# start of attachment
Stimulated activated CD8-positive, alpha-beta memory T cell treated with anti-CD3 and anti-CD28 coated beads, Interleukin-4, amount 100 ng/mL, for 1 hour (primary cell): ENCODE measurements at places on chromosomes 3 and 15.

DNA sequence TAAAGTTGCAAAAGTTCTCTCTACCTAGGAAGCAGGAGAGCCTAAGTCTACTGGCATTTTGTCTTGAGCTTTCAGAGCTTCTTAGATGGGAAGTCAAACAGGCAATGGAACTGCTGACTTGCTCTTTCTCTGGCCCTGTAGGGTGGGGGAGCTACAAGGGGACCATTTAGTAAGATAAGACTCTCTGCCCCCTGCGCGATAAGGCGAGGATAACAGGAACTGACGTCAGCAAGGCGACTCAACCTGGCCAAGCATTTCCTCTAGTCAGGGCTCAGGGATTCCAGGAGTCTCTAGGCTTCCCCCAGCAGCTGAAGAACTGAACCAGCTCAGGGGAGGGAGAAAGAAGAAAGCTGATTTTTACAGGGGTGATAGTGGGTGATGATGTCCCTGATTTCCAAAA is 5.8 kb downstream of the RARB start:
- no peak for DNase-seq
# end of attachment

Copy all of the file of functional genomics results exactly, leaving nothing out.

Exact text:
Stimulated activated CD8-positive, alpha-beta memory T cell treated with anti-CD3 and anti-CD28 coated beads, Interleukin-4, amount 100 ng/mL, for 1 hour (primary cell): ENCODE measurements at places on chromosomes 3 and 15.

DNA sequence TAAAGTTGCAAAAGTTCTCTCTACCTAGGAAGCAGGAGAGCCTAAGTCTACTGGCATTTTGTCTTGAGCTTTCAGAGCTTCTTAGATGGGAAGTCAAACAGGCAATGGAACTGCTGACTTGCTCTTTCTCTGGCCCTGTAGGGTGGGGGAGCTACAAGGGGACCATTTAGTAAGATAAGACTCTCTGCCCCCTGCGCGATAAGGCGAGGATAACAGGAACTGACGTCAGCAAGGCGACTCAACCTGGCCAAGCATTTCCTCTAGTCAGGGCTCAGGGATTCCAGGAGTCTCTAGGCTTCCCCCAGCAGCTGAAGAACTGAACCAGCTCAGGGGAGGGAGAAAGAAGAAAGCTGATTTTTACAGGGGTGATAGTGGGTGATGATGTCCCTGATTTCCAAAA is 5.8 kb downstream of the RARB start:
- no peak for DNase-seq